As we head into the NFL playoffs, I want to thank our loyal readers for their support this year. Although betting against the public produced mixed results during the 2016 regular season, the postseason has historically created unique opportunities for our contrarian strategies. In fact, we're already off to a hot start, with our college football system matches posting a 10-6-1 record during bowl season.
If you're a frequent reader of this column, you know the team at Sports Insights tends to be oppositional to mainstream convention. We extract value by taking teams others won't and grabbing lines that have been artificially inflated based on public perception. By examining some of the top historical betting trends and identifying sharp money indicators, we inform bettors on how they can capitalize on these market overreactions. Whenever the public zigs, we zag.
Of course, the regular season and postseason are completely different beasts, and bettors can't always employ the same strategies. During the playoffs, the number of tickets placed on every game nearly doubles, with much of the action from square bettors. These recreational weekend warriors place wagers based on instinct and gut feelings rather than data and analysis.
In the past, we have stated that the value derived from betting against the public is directly correlated with the number of bets placed on each game. Contrary to popular belief, oddsmakers do not attempt to balance their book by attracting 50 percent of the action on each side. Instead, they shade their opening lines to capitalize on public perception and allow their sharpest bettors to shape the line. However, with this influx of money from casual bettors during the postseason, sportsbooks are increasingly willing to adjust their lines in order to encourage action on the unpopular side of a game and limit their exposure.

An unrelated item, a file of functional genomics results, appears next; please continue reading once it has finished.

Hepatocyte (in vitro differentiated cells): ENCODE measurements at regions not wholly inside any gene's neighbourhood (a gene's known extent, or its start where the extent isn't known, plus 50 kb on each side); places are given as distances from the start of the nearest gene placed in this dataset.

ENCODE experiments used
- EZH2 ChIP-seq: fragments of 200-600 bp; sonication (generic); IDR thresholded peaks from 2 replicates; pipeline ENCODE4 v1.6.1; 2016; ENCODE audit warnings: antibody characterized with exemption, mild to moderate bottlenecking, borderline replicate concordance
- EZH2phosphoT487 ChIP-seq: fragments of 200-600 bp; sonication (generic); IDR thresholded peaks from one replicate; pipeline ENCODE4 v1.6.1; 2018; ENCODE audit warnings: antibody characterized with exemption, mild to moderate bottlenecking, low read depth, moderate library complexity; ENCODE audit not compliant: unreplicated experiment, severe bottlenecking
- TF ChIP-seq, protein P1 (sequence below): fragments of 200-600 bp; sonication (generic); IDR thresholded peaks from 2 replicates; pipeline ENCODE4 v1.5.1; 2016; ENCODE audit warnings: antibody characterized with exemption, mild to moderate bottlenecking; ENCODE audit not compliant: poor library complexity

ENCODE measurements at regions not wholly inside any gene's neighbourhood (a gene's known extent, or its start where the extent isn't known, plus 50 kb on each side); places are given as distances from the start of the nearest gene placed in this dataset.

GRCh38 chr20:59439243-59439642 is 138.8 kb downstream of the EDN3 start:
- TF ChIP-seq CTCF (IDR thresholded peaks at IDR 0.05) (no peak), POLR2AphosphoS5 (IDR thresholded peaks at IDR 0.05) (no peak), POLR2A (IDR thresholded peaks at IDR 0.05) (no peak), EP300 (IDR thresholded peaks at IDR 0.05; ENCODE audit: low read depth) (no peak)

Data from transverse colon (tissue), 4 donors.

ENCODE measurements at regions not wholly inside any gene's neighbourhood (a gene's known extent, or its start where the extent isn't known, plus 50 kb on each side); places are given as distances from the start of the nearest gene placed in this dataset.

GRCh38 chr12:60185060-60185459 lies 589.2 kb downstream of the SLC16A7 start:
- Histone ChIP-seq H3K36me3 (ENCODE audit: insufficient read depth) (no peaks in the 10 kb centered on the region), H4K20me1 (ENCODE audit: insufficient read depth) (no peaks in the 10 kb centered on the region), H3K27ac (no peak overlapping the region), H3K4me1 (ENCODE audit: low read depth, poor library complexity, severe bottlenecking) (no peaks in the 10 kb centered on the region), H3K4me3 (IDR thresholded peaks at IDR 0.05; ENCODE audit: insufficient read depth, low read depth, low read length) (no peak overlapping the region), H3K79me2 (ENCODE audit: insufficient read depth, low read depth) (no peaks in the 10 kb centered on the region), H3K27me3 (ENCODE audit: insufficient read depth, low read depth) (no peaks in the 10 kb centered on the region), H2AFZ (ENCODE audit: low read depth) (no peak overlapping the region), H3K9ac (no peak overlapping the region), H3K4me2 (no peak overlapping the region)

To learn more about how the handle changes between the regular season and playoffs, I spoke with Scott Cooley, an odds consultant from Bookmaker.eu.
"It does increase per game, but not as much as you might think," Cooley said. "On average the handle might be up 5-10 percent for a playoff game [compared with] that of a Sunday Night Football or Monday Night Football game."
During the regular season, casual bettors overwhelmingly hammer the favorite, and oddsmakers adjust by shading their lines and forcing casual bettors to take bad numbers when they play the popular side of a game. This has historically created value on underdogs. However, that's not necessarily the case during the playoffs.
Since 2003, the underdog has received the majority of spread bets in less than 20 percent of regular-season games. However, underdogs have received the majority of bets in 42.7 percent of all playoff games. That's largely because casual bettors overvalue elite offenses and undervalue stout defenses.